Eagles are Returning!

The bald eagle population in Oklahoma is soaring, not just with the seasonal influx of the wintering eagles, but the number of breeding pairs continues to rise each year.

Bald eagle nest in southern Cleveland Co.

When the bald eagle was added to the federal list of endangered species in Oklahoma in 1978, there were no breeding eagles in our state and only about 1,000 breeding pairs in all of the lower 48 states.  However, as of 2009, the U.S. Fish and Wildlife Service estimates about 15,000 pairs are nesting in the lower 48 states and about the same number in Alaska! (read the whole report)

The Sutton Center’s eight year long (1985-1992) effort to reintroduce the bald eagle as a nesting bird in Oklahoma has paid off with a healthy breeding population in the state.  According the the retired bald eagle expert at the Sutton Avian Research Center, Alan Jenkins, Oklahoma can now boast of over 120 breeding pairs!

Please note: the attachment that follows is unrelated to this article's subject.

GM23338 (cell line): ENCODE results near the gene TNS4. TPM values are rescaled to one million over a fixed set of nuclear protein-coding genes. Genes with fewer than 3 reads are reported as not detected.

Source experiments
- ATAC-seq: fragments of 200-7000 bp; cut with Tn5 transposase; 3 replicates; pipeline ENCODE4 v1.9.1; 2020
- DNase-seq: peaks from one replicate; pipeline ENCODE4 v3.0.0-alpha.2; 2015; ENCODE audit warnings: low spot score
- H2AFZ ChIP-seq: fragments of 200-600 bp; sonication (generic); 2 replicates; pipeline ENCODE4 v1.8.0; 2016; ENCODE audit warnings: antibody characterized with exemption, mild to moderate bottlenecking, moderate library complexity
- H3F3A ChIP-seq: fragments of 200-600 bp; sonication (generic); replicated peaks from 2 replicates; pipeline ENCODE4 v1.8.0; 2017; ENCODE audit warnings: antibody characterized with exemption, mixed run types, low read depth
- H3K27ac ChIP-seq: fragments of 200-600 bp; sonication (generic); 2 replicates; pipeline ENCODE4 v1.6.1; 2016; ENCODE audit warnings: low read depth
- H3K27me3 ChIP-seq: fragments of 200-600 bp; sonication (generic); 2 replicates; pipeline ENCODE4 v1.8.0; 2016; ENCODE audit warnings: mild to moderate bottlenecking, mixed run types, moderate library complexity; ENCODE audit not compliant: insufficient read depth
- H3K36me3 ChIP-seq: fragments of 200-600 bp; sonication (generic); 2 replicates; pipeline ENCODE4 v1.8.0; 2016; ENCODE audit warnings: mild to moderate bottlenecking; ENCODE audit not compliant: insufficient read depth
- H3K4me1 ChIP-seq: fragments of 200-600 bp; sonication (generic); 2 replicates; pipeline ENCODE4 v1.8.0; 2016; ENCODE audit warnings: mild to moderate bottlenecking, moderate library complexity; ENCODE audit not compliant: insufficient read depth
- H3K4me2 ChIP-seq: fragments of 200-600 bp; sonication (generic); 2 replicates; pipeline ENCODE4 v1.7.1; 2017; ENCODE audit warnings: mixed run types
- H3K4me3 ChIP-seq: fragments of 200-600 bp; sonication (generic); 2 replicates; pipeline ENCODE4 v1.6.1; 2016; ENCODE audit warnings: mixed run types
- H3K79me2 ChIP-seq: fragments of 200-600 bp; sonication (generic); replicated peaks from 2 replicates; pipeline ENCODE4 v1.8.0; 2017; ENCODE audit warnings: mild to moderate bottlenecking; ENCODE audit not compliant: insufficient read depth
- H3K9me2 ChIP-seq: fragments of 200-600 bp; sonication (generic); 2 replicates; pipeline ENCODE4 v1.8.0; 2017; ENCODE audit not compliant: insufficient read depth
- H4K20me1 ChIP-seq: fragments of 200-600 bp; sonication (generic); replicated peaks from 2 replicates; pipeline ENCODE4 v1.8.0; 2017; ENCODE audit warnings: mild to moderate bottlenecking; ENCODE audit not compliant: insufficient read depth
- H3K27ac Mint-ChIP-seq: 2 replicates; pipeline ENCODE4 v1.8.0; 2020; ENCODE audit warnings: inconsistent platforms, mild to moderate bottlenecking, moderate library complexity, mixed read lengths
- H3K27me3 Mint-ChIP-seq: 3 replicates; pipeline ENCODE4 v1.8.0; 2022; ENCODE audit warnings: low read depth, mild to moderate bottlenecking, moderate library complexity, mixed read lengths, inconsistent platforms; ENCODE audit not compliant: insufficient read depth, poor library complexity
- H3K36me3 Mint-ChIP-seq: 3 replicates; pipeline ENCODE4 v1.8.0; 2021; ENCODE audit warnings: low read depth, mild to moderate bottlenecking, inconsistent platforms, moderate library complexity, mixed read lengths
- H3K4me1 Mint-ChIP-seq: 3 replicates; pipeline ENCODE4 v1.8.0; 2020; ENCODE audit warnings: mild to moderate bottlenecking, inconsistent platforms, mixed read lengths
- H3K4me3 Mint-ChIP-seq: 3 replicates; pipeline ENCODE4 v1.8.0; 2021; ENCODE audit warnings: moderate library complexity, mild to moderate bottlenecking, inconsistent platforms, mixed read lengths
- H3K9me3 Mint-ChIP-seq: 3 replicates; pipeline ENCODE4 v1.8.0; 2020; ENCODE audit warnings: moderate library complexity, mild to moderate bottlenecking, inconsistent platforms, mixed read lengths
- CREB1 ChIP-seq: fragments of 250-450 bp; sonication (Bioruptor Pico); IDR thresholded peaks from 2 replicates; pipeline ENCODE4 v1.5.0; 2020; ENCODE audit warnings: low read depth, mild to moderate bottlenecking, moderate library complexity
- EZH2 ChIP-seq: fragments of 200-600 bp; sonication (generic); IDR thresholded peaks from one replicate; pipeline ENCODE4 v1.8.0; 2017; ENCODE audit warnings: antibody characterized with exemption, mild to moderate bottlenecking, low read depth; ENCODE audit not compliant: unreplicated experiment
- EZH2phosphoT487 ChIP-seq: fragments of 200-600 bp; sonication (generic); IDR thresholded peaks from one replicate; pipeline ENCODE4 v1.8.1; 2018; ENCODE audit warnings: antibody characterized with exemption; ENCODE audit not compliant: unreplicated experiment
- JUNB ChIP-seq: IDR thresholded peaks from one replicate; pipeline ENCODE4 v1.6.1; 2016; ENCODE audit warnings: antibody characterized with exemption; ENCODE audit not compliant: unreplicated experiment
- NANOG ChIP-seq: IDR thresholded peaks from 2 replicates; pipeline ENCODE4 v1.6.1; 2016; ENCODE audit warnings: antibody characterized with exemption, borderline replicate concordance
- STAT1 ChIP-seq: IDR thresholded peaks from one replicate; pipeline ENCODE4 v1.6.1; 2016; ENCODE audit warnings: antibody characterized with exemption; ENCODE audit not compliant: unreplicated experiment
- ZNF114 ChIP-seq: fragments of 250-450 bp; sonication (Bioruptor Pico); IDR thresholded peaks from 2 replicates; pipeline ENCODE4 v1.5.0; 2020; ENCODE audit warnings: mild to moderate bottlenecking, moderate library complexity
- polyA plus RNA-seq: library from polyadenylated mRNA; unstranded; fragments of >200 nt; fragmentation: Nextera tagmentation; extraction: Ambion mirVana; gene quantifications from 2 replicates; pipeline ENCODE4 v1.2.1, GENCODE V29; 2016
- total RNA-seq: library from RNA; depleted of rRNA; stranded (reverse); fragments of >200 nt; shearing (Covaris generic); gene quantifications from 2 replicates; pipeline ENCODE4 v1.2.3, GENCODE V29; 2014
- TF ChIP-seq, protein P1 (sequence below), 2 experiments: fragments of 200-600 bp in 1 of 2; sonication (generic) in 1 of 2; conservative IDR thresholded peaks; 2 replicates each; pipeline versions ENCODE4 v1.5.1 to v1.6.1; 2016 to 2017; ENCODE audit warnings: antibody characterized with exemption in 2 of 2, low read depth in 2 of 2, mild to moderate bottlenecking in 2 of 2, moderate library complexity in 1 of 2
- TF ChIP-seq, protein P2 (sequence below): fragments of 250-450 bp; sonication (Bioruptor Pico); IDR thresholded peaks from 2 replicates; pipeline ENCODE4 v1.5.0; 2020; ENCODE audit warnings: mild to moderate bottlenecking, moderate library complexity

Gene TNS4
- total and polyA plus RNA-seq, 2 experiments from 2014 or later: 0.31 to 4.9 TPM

But the breeding birds are only a small fraction of the entire winter population.  The Oklahoma Department of Wildlife Conservation estimates that 800-2,000 eagles may winter in Oklahoma, with higher numbers occuring during winters when conditions are harsh in Canada and the northern states.  In fact, Oklahoma is consistently among the top 10 states for numbers of bald eagles.  The open water, plentiful food, and milder temperatures found at our lakes and rivers make Oklahoma especially attractive to these majestic birds.

The total bald eagle population has increased throughout its range and consequently the Bald Eagle was removed from the endangered species list in 2007.  The Bald Eagle is one of the few concrete examples of a species recovering after being placed on the endangered species list.  The Bald Eagle and Golden Eagle is still protected by the Bald and Golden Eagle Protection Act and the Migratory Bird Treaty Act.

To see Oklahoma’s wintering eagles, you can go to a variety of lakes, many of which have specially scheduled Eagle Watch days.  Here are just a few events this winter:

Or from the comfort of your own home, you can spy on an eagle nest through this eagle cam in Decorah, Iowa.

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